11. The Mountain Goats
Transcendental Youth

The Mountain Goats are so damn reliable. It’s easy to take for granted that these guys have been punching the clock and giving us a good album and EPs worth of songs every year for the last decade. On Transcendental Youth, the band sounds like as confident and supple a three-piece as it ever has, with Peter Hughes on bass and Jon Wurster on drums deftly accenting John Darnielle’s animated guitar. Tapping Matthew E. White for horn arrangements was also an inspired choice, as his brass provides both punch and color to songs like “Cry for Judas,” “White Cedar” and the title track.

I am happy where the vermin play,” Darnielle admits early in the record, which makes sense given the rogue’s gallery of losers, villains and burnouts he spends his time painting in empathetic strokes. The list includes a fatally drug addicted Frankie Lymon, Christ’s betrayer, some forgotten characters from Scarface and, of course, Satan. It’s not that Darnielle revels morosely in darkness but rather that he drawing strength from his characters’ perseverance in the face of life’s greatest challenges. It’s this spirit that animates the album – one of finding somehow finding good in people even when they’re at their worst. By combing the band’s trademark lyrical style with an impeccably-executed expansion of their musical palate, Transcendental Youth not only holds its own among latter day Mountain Goats records but also further solidifies Darnielle’s position as one of the premier songwriters going today. – John M. Tryneski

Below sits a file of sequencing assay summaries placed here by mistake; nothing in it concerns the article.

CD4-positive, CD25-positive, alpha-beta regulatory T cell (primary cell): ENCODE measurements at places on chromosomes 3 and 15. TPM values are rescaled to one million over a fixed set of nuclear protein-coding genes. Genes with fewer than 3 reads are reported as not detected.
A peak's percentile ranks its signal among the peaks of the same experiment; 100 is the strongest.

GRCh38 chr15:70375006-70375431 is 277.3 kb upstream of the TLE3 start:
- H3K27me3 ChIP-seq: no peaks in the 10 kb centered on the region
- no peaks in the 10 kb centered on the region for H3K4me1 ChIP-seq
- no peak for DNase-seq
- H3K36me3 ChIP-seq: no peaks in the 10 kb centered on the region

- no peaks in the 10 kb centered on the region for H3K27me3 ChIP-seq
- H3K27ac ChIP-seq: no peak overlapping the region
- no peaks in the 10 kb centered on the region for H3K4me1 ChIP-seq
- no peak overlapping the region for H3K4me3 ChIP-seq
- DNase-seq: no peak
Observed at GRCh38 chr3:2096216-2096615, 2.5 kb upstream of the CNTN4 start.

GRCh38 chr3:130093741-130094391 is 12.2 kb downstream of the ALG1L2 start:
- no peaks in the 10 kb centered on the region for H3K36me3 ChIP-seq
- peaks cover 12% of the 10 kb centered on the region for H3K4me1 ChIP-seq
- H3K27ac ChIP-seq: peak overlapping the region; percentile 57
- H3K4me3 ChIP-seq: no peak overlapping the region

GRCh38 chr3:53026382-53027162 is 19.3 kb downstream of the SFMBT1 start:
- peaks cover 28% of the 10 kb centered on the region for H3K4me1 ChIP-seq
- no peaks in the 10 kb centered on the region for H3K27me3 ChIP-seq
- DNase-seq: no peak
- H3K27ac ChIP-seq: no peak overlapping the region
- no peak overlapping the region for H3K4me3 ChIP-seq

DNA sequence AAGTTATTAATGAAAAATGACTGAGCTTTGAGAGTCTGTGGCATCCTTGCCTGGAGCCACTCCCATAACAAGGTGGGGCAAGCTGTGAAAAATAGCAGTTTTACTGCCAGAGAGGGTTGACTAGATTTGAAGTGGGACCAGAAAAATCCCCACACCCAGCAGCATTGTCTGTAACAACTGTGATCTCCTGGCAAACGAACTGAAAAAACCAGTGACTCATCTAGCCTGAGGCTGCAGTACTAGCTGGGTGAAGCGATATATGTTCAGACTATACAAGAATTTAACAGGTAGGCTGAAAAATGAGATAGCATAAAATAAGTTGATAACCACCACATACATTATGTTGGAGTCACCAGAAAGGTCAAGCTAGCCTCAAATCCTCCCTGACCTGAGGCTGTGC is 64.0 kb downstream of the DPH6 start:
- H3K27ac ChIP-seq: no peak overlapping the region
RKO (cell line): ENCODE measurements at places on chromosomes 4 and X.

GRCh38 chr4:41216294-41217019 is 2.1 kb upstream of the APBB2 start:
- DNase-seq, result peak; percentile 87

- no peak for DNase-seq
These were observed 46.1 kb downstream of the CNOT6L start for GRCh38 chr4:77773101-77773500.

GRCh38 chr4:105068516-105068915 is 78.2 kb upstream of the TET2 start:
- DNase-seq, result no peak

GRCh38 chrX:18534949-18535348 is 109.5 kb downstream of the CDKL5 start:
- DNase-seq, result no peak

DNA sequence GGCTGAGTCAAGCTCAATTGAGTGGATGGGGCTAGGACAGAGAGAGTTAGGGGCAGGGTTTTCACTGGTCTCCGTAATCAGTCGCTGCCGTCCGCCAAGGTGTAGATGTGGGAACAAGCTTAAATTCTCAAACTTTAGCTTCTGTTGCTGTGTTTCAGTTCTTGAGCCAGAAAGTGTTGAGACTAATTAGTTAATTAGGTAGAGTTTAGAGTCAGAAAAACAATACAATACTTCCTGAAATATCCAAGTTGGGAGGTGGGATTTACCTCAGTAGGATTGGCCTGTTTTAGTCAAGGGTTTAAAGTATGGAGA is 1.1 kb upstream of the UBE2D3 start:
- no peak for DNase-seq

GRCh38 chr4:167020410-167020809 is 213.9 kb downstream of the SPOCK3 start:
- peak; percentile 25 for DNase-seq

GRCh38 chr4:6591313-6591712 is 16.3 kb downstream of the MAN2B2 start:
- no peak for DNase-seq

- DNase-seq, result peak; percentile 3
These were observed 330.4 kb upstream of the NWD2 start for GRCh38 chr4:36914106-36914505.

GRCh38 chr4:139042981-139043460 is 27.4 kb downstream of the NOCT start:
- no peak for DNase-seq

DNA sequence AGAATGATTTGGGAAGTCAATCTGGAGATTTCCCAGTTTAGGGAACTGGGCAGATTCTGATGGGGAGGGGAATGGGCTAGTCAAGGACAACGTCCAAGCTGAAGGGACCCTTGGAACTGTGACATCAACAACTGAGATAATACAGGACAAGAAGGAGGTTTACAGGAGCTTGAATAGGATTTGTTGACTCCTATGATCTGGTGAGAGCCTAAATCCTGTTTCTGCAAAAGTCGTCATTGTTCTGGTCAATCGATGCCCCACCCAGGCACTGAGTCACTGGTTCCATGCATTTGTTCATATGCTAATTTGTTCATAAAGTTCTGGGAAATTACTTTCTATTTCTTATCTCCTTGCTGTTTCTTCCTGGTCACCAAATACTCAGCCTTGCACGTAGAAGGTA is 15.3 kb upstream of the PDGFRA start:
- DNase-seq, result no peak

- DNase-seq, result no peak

Pages 1 2 3 4 5 6 7 8 9 10 11 12

Leave a Reply

Your email address will not be published.

Check Also

Bob Dylan’s 20 Best Songs of the ’90s

These are Dylan's best songs of the '90s. …